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J Vasc Surg. 2005 Mar;41(3):517-22.

Homocysteine promotes p38-dependent chemotaxis in bovine aortic smooth muscle cells.

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  • 1Department of Surgery, Yale University School of Medicine, 333 Cedar Street, New Haven, CT 06520, USA.



Increased levels of homocysteine in the blood are a risk factor for atherosclerosis. The purpose of this study was to examine the effects of homocysteine on smooth muscle cell (SMC) migration and to determine whether p38 was involved in this process.


The effect of 0.5 to 2.0 mmol/L d , l -homocysteine as a chemoattractant for SMCs was assayed with a modified Boyden chamber. To determine the functional role of p38 in SMC chemotaxis induced by d , l -homocysteine, we treated SMCs with a p38 inhibitor, SB203580, before the assay.


The number of migrated cells was increased 7.0 +/- 1.2-fold (n = 15; P < .001) by 2.0 mmol/L d , l -homocysteine. SB203580 partially prevented the migration of SMCs toward homocysteine. Preconditioning SMCs with 2.0 mmol/L d , l -homocysteine significantly enhanced chemotaxis toward 10% fetal bovine serum compared with nonconditioned control SMCs (28.9 +/- 3.3-fold vs 15.6 +/- 2.8-fold; P < .05). There was a fourfold p38 activation after exposure of SMCs to 2.0 mmol/L d , l -homocysteine by immunoblot.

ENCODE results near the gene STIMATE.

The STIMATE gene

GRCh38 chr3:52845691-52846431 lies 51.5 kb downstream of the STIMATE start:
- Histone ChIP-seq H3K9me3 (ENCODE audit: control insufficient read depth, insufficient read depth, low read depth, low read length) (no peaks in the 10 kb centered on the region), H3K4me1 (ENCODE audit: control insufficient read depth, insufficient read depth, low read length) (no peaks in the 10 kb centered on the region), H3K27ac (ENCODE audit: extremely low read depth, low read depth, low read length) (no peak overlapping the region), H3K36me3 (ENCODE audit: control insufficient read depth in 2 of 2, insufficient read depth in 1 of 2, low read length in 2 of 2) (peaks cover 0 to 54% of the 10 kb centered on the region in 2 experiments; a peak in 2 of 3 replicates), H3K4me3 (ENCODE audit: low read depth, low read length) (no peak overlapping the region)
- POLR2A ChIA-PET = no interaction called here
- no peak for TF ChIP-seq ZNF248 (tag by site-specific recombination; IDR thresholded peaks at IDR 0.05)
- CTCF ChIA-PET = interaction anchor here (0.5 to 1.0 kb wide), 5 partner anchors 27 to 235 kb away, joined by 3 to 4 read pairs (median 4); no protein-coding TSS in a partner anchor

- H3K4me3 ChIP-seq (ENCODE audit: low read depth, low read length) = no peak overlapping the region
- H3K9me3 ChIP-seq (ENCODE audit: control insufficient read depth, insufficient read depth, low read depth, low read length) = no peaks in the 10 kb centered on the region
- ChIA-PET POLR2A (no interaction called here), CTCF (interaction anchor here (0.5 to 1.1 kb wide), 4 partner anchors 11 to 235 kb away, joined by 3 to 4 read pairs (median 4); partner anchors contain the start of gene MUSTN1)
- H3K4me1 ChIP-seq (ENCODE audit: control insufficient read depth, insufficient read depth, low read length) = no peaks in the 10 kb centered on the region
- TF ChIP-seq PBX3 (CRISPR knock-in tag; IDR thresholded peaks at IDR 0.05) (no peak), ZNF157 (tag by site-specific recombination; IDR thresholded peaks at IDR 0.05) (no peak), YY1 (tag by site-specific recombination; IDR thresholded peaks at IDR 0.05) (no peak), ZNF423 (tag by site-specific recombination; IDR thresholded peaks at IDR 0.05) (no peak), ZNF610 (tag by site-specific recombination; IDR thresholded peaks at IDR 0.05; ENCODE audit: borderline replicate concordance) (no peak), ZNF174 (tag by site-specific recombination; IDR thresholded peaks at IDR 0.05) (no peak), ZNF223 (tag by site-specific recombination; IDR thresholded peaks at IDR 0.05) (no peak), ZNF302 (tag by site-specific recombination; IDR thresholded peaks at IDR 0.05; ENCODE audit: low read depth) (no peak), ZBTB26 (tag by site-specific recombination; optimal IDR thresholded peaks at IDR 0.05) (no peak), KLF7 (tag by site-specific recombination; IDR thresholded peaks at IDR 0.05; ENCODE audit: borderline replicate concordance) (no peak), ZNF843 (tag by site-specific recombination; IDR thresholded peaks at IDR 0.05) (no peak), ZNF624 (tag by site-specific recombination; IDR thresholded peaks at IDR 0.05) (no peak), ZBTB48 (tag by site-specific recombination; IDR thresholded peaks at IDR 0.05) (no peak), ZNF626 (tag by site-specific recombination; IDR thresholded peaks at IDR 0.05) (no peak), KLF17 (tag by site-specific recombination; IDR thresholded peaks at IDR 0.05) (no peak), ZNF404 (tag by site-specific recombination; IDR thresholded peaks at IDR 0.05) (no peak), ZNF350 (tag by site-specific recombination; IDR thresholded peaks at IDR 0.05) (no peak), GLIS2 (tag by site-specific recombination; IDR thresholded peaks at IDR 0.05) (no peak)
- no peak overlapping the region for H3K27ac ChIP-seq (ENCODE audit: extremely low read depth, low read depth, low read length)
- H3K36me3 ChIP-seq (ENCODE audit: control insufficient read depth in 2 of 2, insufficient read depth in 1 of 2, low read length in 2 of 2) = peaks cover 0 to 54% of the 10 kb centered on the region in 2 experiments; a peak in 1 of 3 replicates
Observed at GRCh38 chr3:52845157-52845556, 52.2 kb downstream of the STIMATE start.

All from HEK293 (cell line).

These results suggest that homocysteine not only is a chemoattractant for SMC but can also enhance SMC chemotactic potential. The mechanism of these effects may involve p38 activation.


This study demonstrates that homocysteine can promote chemotaxis of SMCs through a p38-dependent pathway. To our knowledge, this is the first report that homocysteine may influence SMC chemotaxis. It may be an important mechanism for homocysteine-induced atherogenesis, because the migration of SMCs from the media is believed to play a critical role in progressive intimal thickening. Although homocysteine promotes atherogenesis and thrombosis by a variety of mechanisms, the effects of homocysteine on SMC proliferation and migration might be critical elements that may have potential therapeutic implications, because selective blockade of the p38 pathway is feasible.

[PubMed - indexed for MEDLINE]
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